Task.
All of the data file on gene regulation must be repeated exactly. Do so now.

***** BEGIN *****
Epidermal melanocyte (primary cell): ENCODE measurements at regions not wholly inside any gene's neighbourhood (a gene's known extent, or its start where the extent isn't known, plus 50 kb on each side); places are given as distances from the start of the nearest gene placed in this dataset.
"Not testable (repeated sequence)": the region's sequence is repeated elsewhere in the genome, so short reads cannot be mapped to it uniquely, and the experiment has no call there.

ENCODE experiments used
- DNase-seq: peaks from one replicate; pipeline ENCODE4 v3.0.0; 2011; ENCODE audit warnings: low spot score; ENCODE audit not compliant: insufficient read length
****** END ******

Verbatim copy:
Epidermal melanocyte (primary cell): ENCODE measurements at regions not wholly inside any gene's neighbourhood (a gene's known extent, or its start where the extent isn't known, plus 50 kb on each side); places are given as distances from the start of the nearest gene placed in this dataset.
"Not testable (repeated sequence)": the region's sequence is repeated elsewhere in the genome, so short reads cannot be mapped to it uniquely, and the experiment has no call there.

ENCODE experiments used
- DNase-seq: peaks from one replicate; pipeline ENCODE4 v3.0.0; 2011; ENCODE audit warnings: low spot score; ENCODE audit not compliant: insufficient read length